Actor-director Jiang Wen concludes his decreasing-returns action trilogy with this good-looking but convoluted period romp.
If the delicacy of the English title, “Hidden Man,” makes you think that Chinese actor-director Jiang Wen (last seen by Western audiences in “Rogue One”) might have come over uncharacteristically restrained for the final installment of his action trilogy after 2010’s “Let the Bullets Fly” and 2014’s “Gone with the Bullets,” the seriocomic, gory beheadings and eviscerations that happen in the film’s first few minutes should disavow you. And if not that, perhaps the small boy running from the scene while burning alive? The sheer excess of this exuberant but also exhausting period blockbuster is much more accurately conveyed by its grandiose Chinese title, which roughly translates to “Evil Does Not Prevail Against Righteousness.” If it were “Evil Does Not Prevail Against Righteousness But It Takes a Very Long Time Not to Prevail,” it would be perfect.
The aforementioned burning boy survives the gory attack that opens the film and vows revenge on the murderers of his master’s family: the power-hungry Zhu Qianlong (Liao Fan) and his Japanese sidekick Nemoto Ichiro (Sawada Kenya). It’s rural China in 1922, and when the plan they had hatched to sow a plot of land with opium is blocked by the old Master, they kill him and his family and set fire to the house. The young escapee, Li Tianran, is taken in by American expat doctor Wallace Handler (Andy Friend) who sends him to San Francisco to study medicine, but more importantly to blossom into frequently shirtless Taiwanese-Canadian heartthrob Eddie Peng.
These days it’s the norm for Hollywood blockbusters to court the Chinese market by adding China-set sequences or Chinese supporting characters and love interests, so it’s sort of interesting to see the reverse occur here, although Jiang Wen’s conception of early 20th-century San Francisco isn’t immensely realistic. But then neither is anything else in “Hidden Man,” in which production designer Liu Qing’s intricate and luscious locations seldom sacrifice pictorialism for authenticity — often to breathtaking effect, in gorgeous snow-covered cityscapes and seedily decadent interiors, captured in DP Xie Zhengyu’s fluid, elegant photography. Now qualified as a doctor and buff as hell, Li (who has taken the Western first name Bruce, in one of the film’s running nomenclature gags) is recruited by his handler, Dr. Handler, to be a spy against the encroaching Japanese threat back in Peiping (the pre-war name for Beijing), where his nemeses Zhu and Nemoto are now men of influence.
“Mission before vendetta” is the motto drummed into Li, along with the secret handshakes and codes of his new trade, but it’s to the detriment of the film’s pacing that he takes that rather too literally. In the talky, jokey, and often incoherent middle third, the film’s simple revenge storyline is a dish left to cool too long, while Li gets entangled in a Chinese puzzle of subplots, any one of which could power a whole movie of its own. There’s the “Black Dahlia”-esque dead American woman; a stimulant-addicted cunning seductress (Xu Qing) who gets a humiliating comeuppance; some light historical commentary on Japanese involvement in the opium trade; a lot of arch-villainous speechifying about wanting to establish “a new Ming Dynasty”; and even, in among the crude gags and pratfalls, a preemptive digression involving a sniveling critic character who wails, “Can’t I say it’s shit without watching it?”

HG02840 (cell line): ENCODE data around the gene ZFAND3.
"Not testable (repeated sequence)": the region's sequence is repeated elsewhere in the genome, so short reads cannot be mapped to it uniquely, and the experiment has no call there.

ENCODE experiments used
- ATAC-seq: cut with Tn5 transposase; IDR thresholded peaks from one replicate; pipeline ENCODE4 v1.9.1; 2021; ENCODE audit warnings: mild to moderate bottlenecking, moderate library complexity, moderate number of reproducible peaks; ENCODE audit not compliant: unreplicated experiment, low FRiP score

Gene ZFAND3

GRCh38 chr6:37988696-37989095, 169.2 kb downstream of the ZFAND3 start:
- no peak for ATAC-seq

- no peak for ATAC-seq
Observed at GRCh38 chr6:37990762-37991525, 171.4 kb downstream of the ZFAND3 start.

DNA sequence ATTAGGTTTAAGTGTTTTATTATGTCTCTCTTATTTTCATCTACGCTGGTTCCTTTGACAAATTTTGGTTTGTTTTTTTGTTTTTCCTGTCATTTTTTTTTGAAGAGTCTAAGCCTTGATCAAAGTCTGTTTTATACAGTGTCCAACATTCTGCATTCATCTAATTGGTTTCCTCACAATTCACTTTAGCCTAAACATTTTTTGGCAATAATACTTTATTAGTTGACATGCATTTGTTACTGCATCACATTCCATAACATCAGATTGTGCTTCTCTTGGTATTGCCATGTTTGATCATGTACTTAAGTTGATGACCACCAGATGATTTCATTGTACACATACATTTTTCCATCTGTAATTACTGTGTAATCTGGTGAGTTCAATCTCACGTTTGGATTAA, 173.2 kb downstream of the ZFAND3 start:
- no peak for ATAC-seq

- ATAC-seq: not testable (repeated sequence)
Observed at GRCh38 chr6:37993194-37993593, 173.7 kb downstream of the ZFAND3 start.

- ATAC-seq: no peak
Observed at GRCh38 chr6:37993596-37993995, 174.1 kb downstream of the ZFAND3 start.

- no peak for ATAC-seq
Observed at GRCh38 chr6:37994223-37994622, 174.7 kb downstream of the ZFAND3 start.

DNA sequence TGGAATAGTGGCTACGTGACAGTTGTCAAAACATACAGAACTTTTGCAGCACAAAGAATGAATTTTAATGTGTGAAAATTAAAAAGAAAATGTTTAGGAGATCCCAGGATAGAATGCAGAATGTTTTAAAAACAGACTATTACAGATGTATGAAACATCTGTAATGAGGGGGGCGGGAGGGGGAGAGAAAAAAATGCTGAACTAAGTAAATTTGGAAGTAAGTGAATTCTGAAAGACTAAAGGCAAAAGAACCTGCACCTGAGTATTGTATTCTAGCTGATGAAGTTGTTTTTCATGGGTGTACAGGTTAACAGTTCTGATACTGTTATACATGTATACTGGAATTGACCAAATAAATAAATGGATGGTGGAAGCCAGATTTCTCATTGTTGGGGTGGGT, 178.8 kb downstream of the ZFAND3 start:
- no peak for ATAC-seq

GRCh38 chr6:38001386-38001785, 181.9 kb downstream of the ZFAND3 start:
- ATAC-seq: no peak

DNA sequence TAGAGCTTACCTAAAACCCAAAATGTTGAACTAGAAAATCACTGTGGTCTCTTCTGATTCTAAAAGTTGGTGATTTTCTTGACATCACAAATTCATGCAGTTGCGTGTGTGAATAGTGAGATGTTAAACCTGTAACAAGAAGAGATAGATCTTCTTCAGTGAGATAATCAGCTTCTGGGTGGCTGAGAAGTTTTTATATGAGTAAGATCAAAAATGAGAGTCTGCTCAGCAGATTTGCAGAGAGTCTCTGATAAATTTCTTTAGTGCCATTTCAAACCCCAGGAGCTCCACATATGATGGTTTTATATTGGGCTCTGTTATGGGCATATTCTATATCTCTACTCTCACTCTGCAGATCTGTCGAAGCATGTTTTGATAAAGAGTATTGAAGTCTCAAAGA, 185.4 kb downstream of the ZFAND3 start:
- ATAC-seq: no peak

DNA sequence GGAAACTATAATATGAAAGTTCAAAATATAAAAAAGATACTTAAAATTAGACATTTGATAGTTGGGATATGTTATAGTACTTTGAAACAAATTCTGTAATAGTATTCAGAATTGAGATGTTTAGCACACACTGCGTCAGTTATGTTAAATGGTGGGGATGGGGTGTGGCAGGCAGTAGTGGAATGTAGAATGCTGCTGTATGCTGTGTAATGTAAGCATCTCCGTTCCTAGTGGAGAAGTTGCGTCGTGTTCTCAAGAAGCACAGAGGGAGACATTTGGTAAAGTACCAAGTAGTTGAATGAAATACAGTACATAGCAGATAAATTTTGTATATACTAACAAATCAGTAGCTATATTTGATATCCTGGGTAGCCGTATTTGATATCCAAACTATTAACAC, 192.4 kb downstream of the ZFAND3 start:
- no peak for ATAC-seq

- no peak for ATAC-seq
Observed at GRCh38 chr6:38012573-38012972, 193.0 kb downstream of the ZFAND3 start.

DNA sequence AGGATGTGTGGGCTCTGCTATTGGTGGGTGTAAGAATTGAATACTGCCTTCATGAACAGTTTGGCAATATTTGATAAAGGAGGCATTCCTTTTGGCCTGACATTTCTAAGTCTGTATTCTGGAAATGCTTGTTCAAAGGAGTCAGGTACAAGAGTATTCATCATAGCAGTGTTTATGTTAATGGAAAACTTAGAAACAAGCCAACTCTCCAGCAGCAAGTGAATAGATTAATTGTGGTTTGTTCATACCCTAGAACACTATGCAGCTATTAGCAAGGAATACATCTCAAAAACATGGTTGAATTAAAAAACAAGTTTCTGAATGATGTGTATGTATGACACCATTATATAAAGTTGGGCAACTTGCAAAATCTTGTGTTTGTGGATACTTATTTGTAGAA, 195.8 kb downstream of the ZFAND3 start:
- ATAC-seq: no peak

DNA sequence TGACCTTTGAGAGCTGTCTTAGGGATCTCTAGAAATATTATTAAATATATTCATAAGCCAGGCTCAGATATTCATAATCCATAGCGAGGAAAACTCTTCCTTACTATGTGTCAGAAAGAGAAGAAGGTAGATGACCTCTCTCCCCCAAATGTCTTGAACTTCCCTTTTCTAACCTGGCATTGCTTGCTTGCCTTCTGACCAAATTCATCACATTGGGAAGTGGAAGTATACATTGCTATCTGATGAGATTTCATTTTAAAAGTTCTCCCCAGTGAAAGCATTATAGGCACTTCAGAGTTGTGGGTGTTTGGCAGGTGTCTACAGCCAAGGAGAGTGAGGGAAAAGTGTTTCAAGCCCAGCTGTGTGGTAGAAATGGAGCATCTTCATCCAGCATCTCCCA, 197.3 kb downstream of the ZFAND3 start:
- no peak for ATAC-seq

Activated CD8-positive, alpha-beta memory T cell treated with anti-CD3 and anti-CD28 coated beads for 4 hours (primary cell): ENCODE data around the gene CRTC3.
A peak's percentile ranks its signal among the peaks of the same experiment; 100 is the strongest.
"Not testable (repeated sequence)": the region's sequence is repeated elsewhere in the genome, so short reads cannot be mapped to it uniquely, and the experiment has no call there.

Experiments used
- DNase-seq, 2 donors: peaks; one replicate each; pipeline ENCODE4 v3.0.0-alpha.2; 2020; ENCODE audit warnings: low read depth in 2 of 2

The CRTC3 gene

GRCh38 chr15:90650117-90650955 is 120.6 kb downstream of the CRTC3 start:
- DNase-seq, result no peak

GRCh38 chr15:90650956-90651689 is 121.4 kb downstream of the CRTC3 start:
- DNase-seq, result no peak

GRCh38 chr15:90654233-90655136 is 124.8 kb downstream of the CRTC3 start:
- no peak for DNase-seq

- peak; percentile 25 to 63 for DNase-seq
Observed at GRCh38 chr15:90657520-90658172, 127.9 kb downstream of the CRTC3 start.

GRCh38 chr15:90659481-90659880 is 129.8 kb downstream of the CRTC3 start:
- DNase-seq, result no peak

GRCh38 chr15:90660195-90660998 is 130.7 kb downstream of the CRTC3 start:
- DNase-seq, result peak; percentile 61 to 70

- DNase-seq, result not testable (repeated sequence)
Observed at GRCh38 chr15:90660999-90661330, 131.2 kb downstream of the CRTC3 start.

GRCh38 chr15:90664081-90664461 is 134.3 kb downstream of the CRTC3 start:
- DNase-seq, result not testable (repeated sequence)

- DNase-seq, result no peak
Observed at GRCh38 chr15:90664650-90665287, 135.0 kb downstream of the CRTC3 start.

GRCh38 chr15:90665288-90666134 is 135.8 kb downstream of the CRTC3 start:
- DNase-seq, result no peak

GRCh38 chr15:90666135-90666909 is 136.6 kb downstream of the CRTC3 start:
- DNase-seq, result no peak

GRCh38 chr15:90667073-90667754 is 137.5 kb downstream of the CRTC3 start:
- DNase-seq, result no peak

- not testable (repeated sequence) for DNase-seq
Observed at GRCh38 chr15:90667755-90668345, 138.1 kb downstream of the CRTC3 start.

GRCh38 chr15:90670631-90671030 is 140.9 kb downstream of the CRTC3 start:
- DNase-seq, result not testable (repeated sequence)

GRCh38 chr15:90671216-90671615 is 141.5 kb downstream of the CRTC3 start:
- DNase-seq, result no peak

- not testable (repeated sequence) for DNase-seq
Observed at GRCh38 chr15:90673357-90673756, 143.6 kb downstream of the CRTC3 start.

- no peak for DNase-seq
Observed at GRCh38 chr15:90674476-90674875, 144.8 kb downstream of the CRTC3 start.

Many of these side stories are orchestrated by shady operator and middleman Lan Qingfeng, charismatically played by Jiang Wen himself, providing the link between this film and its two predecessors, which are set in different regions and periods, but also feature a manipulative Jiang character who plays both ends against the middle. And some of them are more engaging than others: The lighthearted sparring between Li and Guan Qiaohong (Jiang’s wife Zhou Yun), a lame dressmaker who turns out to have her own revenge mission in hand, is a particular pleasure, not least for the way Zhou’s sparky, deadpan wit enlivens Peng’s otherwise rather blank hero.
The frenetic yet wearying pace of the film is an irritant because when it comes to the action goods, Jiang knows how to deliver, with fight scenes that are less balletic than traditional wuxia, but no less thrilling and often very funny, pivoting around cornily self-aware action beats. And the sloping tiled rooftops of 1930s Peiping may be overused as a location, but whether Li is running across them to get to a secret assignation, fighting atop them, or even cycling along their narrow peaks, they give the film an airy, fantastical quality that almost manages to keep it airborne. But there’s simply so much movie in “Hidden Man” that long before a rushed finale concludes its unnecessary 134 minutes, we’re already longing for the fun to end.